Though I had intended to spend the last two weeks zeroing in on consolidating two trees on my husband's side into one—the better to link to DNA matches, now that we can tag these in our Ancestry account—I also ended up making the acquaintance of some DNA matches on my own maternal side, so my progress count will reflect those small victories as well as the duplication of records moved from my father-in-law's tree to that of my mother-in-law.
It is hers which will become my husband's all-in-one tree for DNA purposes, so while the numbers seem inflated, it really doesn't represent any new progress on her lines. The 224-name increase is really just that many people copied from my father-in-law's tree to hers. With that almost done—I have another two weeks of double-checking work on that project ahead of me still—her tree now stands at 19,076 names.
While I've been working on the same exercise on my own side of the family over the past month, this time the increase wasn't quite so pronounced. I added forty six names to my mother's tree, which now stands at 22,429 people, but it was mostly because of emailed inquiries I've received from cousins who found me via this blog. As I go back to review those lines, I discover updated information which allows me to add more names and documentation.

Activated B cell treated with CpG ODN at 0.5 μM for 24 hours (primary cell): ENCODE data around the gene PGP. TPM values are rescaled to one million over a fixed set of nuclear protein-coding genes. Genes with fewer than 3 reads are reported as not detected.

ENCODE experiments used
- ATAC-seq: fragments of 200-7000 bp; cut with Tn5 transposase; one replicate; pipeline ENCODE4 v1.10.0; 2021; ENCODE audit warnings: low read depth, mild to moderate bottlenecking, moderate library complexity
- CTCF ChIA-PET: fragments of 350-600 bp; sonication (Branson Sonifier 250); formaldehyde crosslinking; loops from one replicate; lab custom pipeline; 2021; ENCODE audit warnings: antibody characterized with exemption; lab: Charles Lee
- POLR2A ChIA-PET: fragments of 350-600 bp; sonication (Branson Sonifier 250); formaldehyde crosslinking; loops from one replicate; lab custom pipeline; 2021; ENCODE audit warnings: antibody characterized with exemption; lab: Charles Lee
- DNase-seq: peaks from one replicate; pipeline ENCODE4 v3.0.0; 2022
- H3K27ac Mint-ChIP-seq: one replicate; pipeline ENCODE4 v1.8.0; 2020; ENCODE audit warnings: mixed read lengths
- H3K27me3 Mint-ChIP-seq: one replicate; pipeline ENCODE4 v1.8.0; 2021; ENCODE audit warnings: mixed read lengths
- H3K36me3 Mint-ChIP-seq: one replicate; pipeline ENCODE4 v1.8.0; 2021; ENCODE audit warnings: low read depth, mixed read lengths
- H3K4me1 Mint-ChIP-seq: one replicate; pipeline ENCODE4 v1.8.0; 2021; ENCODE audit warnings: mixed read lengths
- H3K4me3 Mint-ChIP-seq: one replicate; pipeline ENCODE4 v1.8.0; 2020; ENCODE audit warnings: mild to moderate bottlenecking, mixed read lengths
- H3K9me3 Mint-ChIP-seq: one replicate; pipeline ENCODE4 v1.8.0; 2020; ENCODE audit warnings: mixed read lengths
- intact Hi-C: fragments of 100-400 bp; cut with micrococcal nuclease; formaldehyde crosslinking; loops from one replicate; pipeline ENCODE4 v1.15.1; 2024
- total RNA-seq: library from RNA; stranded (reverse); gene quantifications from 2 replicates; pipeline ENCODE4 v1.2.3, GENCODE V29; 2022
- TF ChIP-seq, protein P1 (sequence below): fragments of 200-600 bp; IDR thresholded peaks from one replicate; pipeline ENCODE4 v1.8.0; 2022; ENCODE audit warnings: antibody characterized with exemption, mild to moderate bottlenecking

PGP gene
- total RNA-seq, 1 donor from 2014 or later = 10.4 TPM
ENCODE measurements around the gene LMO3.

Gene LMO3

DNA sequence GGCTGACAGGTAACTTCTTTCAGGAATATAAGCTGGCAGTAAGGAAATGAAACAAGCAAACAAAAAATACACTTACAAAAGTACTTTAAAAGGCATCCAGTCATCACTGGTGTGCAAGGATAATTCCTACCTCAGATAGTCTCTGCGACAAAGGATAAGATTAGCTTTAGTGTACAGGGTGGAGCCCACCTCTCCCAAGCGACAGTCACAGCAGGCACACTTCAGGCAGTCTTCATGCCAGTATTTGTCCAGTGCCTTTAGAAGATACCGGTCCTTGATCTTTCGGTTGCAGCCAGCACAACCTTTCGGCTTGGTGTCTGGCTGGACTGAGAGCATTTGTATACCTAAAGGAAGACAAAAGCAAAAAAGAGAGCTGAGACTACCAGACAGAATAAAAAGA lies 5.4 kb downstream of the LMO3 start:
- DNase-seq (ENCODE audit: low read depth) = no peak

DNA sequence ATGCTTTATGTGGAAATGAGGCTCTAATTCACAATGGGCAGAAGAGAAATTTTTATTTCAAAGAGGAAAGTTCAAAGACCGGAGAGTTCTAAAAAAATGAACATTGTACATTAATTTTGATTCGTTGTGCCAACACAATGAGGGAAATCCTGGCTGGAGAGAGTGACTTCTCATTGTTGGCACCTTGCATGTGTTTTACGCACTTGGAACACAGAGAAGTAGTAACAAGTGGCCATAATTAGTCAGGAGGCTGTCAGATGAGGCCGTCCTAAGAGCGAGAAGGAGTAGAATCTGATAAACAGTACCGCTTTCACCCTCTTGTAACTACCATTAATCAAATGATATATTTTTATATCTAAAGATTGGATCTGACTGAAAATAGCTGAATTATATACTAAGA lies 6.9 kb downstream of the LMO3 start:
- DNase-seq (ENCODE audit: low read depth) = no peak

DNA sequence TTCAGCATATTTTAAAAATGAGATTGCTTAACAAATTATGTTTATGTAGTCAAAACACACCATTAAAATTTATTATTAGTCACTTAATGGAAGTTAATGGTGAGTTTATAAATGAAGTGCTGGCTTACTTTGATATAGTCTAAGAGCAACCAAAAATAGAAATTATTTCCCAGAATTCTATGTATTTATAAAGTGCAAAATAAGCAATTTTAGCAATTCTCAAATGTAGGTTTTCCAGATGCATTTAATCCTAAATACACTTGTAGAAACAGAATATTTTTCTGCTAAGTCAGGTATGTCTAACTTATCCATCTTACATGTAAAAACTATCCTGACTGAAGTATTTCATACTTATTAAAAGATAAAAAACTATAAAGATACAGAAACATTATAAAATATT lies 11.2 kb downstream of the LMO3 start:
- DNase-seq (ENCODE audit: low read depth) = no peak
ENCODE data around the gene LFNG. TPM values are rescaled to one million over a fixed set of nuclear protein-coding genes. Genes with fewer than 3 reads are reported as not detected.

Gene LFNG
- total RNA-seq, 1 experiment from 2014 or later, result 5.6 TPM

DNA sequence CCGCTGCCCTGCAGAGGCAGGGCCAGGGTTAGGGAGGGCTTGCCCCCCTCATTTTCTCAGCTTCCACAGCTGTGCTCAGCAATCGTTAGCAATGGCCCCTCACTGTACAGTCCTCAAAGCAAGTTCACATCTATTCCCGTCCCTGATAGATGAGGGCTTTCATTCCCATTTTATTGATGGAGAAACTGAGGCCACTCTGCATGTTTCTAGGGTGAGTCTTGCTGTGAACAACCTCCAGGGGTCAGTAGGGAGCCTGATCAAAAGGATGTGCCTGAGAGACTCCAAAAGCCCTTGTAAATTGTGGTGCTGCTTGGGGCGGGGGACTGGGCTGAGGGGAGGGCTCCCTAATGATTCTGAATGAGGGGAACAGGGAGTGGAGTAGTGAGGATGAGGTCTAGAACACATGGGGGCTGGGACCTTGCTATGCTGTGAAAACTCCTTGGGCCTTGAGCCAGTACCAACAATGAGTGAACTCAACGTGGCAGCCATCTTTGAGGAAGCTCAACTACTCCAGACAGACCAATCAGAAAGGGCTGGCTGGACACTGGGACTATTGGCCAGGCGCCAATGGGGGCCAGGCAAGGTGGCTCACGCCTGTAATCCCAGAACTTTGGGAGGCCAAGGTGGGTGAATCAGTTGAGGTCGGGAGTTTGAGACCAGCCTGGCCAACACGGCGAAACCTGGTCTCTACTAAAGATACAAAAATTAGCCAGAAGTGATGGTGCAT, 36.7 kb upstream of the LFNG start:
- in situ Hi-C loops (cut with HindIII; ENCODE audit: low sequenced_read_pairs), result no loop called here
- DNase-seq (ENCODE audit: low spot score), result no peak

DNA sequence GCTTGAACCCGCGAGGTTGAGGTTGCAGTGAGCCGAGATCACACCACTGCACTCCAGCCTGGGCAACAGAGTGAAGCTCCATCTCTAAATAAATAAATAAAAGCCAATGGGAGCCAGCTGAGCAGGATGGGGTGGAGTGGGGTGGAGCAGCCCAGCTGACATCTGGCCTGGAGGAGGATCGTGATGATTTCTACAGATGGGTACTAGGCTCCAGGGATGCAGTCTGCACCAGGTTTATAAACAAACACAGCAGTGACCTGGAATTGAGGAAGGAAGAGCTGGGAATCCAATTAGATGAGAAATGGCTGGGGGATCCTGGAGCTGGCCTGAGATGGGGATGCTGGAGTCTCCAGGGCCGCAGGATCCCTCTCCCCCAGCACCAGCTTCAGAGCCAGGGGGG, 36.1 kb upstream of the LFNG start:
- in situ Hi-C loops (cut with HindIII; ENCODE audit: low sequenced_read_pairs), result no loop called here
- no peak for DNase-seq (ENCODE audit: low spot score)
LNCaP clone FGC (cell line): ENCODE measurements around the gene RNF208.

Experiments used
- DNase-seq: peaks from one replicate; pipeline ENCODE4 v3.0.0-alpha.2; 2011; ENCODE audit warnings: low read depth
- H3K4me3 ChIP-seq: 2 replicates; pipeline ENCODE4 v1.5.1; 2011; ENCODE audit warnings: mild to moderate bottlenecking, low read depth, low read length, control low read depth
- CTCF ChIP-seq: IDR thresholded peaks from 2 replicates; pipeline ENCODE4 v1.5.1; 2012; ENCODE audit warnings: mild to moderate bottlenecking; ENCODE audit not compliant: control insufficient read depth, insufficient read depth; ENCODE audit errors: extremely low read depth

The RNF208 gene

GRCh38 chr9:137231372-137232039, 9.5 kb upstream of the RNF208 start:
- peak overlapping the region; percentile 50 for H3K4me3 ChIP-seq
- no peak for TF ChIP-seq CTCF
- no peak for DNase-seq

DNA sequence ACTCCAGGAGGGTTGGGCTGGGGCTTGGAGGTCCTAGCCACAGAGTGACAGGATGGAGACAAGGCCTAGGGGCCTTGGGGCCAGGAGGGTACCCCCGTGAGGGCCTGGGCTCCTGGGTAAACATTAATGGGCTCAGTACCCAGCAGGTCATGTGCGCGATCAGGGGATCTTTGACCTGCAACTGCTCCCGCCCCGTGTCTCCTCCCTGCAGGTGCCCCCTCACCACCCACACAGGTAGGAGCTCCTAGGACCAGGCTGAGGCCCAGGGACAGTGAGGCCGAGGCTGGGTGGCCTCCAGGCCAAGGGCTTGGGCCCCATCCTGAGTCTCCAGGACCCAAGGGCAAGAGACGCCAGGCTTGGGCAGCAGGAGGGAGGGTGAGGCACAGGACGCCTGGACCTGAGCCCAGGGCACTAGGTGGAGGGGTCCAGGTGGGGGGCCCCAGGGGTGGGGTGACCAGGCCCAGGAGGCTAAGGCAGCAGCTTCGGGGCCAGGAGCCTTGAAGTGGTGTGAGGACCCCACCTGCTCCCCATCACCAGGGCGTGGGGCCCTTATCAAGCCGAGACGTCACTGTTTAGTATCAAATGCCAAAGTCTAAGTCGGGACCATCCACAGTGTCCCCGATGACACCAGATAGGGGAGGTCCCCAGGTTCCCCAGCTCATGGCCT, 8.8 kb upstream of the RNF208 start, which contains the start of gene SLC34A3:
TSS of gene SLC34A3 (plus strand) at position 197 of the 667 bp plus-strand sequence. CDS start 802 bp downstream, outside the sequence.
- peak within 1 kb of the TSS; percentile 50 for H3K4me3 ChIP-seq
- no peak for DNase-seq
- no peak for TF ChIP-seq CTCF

If we look at the trees I've maintained for both my father and my father-in-law—the ones now being folded into their respective wives' trees—you can tell by the numbers whose tree actually gained new individuals. On my dad's tree, which has only 715 people, I added not one new person in the last two weeks. On my father-in-law's tree, the one for which I'm currently grappling with the mystery of the far-flung descendants of his Falvey ancestry in County Kerry, I've added seventy eight new names in the past two weeks. Looking at his tree by itself, it now contains 1,812 individuals. And I still don't know how to connect them with Ireland; I've just found more descendants claiming that same mystery line.